The North York Moors National Park Authority is expecting to receive a planning application from York Potash Ltd today for the development of a new potash mine to the south of Whitby, the underground extraction of polyhalite from beneath the National Park and the construction of a tunnel through the National Park to transport the extracted mineral to Teesside.
This is a major development proposal – believed to be the largest ever submitted to a National Park Authority in England.
If operating today at full capacity of 13 million tonnes of polyhalite ore per year, it is understood that the mine would be the world’s largest potash mine in terms of the amount of potash extracted.
It is anticipated that the application will be considered by the National Park Authority’s members at a special planning committee meeting which would be held in 2015. This meeting would be in the Whitby area to make it easier for local residents to attend.
Since the tunnel would run through the National Park and beyond its boundary to Teesside, the planning application is a so-called ‘straddling application’ with identical documents submitted to the National Park Authority and Redcar and Cleveland Borough Council. The two authorities consider the proposals in the context of national government advice and the policies for both their areas but each authority’s decision relates only to their respective part of the development.
The application will be available to view on the authority’s website as soon as possible at www.northyorkmoors.org.uk. It will also be available at the authority’s offices in Helmsley, Whitby Town Council offices at Pannett Park and at Scarborough Borough Council’s offices in St Nicholas Street, Scarborough. Notices will be placed in local newspapers and on the authority’s website with details of the consultation and the timescale for the public to comment. The authority is planning to hold a public meeting as part of the consultation process.
The authority will need to hear people’s views before making a decision and encourages residents, visitors, town and parish councils, businesses and all those who might be affected by the proposals to take the opportunity to engage in the planning process and comment on the application.
Chris France, Director of Planning at the North York Moors National Park Authority, said: “The authority understands the significance of the proposals and will carefully assess the planning considerations of the development which will include the environmental impacts and economic benefits. We will approach the new application with an open mind and the proposed development will be determined in the context of our local plan policies and government policy which is that major development should not take place in National Parks unless there are exceptional circumstances of public interest. I want to assure people that we will take all relevant considerations into account before reaching any decision.”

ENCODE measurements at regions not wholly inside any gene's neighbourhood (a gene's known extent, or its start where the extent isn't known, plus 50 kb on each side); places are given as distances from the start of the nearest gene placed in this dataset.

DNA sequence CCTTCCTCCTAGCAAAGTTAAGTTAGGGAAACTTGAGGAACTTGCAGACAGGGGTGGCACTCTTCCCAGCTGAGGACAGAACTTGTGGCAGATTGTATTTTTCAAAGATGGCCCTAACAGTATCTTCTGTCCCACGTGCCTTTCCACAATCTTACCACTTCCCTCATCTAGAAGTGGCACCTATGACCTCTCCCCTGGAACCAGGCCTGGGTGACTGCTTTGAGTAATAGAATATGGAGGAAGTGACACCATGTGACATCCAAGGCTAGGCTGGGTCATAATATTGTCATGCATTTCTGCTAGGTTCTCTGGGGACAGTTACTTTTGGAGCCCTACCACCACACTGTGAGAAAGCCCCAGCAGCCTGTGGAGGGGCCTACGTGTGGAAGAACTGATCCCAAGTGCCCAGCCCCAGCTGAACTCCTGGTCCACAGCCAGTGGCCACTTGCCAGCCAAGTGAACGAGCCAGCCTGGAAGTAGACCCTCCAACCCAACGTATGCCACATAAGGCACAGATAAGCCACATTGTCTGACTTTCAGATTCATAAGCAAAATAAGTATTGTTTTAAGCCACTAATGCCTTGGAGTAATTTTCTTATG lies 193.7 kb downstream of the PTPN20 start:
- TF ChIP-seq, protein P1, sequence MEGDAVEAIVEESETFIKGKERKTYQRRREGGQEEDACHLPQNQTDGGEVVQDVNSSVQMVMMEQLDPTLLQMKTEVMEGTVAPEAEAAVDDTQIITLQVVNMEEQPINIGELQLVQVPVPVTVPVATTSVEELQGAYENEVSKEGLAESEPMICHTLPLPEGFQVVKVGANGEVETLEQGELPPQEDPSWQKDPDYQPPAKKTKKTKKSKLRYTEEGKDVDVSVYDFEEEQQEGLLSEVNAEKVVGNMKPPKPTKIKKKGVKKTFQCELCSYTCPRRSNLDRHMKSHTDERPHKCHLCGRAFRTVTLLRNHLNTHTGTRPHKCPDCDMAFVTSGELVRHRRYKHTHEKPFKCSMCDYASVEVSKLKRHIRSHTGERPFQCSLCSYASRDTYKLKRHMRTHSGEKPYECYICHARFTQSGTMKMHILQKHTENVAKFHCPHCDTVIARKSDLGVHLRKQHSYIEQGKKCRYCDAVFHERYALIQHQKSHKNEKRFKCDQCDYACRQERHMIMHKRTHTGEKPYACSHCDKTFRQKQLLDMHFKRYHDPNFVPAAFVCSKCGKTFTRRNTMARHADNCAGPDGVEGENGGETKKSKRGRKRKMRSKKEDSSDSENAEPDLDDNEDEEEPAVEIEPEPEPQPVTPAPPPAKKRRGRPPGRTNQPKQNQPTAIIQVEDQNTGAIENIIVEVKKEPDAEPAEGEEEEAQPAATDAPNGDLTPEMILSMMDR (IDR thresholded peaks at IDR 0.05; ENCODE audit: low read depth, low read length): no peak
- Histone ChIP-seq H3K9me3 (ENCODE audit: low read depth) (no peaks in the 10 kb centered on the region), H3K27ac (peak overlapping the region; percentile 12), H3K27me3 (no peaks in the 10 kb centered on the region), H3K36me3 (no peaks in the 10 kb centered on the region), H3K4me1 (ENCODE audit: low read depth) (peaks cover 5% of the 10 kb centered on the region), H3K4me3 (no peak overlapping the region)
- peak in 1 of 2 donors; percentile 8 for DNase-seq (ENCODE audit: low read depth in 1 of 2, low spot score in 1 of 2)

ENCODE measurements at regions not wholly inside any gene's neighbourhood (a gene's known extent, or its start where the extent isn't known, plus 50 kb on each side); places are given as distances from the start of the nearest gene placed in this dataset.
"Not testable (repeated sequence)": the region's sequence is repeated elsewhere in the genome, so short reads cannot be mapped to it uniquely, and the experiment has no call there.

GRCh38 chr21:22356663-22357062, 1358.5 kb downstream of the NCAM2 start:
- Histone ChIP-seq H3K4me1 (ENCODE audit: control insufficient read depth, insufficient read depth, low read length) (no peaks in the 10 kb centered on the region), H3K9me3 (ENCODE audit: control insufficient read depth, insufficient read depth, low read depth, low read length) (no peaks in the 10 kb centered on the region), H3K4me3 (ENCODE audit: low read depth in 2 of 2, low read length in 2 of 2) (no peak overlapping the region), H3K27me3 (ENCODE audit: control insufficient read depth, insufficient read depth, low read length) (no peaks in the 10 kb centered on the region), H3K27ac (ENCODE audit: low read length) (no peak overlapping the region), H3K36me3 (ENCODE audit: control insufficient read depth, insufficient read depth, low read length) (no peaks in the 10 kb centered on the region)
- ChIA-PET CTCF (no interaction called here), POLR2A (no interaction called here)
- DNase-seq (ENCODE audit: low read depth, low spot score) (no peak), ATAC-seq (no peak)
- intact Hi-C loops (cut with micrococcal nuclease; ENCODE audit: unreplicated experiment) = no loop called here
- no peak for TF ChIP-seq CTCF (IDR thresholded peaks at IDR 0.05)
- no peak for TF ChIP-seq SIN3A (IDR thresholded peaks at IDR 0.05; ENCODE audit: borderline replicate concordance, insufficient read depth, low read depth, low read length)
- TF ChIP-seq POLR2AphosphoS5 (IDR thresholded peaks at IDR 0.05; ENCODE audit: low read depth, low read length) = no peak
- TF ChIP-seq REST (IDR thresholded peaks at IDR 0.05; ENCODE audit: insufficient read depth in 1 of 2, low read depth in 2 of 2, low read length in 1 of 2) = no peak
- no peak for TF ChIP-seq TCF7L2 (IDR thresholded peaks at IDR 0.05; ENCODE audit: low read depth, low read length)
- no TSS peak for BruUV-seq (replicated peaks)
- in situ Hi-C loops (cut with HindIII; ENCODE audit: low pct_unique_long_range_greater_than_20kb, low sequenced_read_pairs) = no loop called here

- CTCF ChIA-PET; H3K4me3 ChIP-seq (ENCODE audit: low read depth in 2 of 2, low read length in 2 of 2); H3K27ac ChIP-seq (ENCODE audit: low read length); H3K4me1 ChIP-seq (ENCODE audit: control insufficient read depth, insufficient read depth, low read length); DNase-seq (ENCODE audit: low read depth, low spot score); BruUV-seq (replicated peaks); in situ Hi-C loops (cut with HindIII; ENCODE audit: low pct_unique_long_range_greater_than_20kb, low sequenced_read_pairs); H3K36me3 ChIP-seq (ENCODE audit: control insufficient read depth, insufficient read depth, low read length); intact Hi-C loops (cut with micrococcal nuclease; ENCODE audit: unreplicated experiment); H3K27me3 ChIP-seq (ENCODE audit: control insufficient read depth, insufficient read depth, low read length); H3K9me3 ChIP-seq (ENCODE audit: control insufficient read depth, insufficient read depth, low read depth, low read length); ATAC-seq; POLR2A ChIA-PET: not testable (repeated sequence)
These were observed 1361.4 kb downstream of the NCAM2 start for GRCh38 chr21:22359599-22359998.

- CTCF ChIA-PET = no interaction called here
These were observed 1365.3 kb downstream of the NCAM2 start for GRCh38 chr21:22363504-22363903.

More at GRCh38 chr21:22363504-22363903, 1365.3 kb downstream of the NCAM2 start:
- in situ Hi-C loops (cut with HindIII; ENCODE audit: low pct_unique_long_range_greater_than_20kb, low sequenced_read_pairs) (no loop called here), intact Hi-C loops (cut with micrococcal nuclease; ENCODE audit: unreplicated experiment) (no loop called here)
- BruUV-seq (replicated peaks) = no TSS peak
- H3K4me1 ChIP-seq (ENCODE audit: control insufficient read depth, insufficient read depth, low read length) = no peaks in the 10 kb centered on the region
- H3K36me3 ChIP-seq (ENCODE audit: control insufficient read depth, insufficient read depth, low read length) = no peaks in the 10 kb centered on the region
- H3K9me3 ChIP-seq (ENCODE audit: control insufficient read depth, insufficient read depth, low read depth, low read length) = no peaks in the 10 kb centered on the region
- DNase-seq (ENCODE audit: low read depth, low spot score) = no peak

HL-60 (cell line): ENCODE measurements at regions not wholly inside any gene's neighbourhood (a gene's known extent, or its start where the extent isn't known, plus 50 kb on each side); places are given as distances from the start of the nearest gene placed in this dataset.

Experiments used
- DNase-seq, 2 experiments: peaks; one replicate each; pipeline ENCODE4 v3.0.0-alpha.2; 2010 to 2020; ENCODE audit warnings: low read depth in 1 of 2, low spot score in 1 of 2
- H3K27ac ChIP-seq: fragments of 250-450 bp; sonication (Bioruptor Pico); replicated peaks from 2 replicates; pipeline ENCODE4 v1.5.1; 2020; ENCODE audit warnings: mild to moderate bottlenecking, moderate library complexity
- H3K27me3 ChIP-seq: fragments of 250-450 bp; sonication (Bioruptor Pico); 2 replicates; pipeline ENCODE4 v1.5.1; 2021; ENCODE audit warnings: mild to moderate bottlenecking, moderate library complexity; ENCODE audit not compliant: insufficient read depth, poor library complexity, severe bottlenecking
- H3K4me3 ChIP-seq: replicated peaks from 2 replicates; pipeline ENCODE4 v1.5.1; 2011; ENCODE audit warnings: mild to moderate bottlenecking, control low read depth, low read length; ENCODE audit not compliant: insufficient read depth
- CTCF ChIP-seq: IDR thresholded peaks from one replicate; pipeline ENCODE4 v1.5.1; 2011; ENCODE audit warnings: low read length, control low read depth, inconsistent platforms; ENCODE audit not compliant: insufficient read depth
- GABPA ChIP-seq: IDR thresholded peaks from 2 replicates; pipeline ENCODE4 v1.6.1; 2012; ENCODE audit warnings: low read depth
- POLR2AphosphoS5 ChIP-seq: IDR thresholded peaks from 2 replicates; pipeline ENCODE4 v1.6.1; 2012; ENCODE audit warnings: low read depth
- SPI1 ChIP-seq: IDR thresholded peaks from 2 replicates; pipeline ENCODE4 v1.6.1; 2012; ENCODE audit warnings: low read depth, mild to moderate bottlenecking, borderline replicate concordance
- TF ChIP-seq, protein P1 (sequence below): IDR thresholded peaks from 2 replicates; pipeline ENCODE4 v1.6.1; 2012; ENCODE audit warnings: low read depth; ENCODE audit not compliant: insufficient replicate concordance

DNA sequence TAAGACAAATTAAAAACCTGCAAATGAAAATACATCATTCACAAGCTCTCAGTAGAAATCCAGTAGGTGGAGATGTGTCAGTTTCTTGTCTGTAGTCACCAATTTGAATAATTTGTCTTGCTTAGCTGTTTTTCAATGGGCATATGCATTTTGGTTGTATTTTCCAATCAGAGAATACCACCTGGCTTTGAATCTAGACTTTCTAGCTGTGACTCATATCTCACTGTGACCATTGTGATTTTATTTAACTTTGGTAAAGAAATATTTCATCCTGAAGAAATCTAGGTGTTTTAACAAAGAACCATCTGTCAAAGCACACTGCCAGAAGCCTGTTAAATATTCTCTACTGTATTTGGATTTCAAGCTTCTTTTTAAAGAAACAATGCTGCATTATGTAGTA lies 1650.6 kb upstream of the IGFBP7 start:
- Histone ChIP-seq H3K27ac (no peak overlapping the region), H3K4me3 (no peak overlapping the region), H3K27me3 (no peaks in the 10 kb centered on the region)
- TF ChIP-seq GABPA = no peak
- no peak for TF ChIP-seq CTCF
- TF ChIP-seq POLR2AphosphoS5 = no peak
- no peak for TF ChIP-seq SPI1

The proposal involves the construction of two 1,500 metre deep mine shafts with associated development on land at Dove’s Nest Farm/Haxby Plantation, near Sneaton, the extraction of polyhalite from beneath a large area in the east of the National Park and the construction of a 250 metre deep tunnel running 37 kilometres from the mine site to Wilton on Teesside where the extracted mineral would be granulated for export. The tunnel would have an access shaft at Dove’s Nest Farm and three intermediate access points on the route to Wilton, one within the National Park at Lady Cross Plantation near Egton, the second just outside the National Park near Lockwood Beck Reservoir and the third at Tocketts Lythe near Guisborough.
The authority was first approached by York Potash about a new potash mine in the National Park in 2011 and its first planning application was submitted in 2013. Discussions with the company have continued following its withdrawal of the 2013 application and the change from a slurry pipeline to an underground conveyor system as the proposed method for transporting the mineral to Teesside. The authority, supported by its advisers AMEC Environment & Infrastructure UK, have provided detailed advice on the information required for a proper assessment of the proposals and officers will now look to see whether this advice has been followed. This is a very complex development proposal and there will be many issues to be considered and potentially clarified in order to properly assess the public benefits of the scheme and the harm it could do to the National Park.
Chris Fraser, managing director and CEO of Sirius, said: “We believe we have a compelling planning case that clearly demonstrates that the York Potash
project can deliver exceptional economic benefits, not only locally here in North Yorkshire and in Teesside but also for the wider UK economy.
“We have planned the project with a very high regard for the environment and where possible minimising associated impacts. However, it is now for each authority to determine the applications according to the relevant policies and we keenly await their decisions.”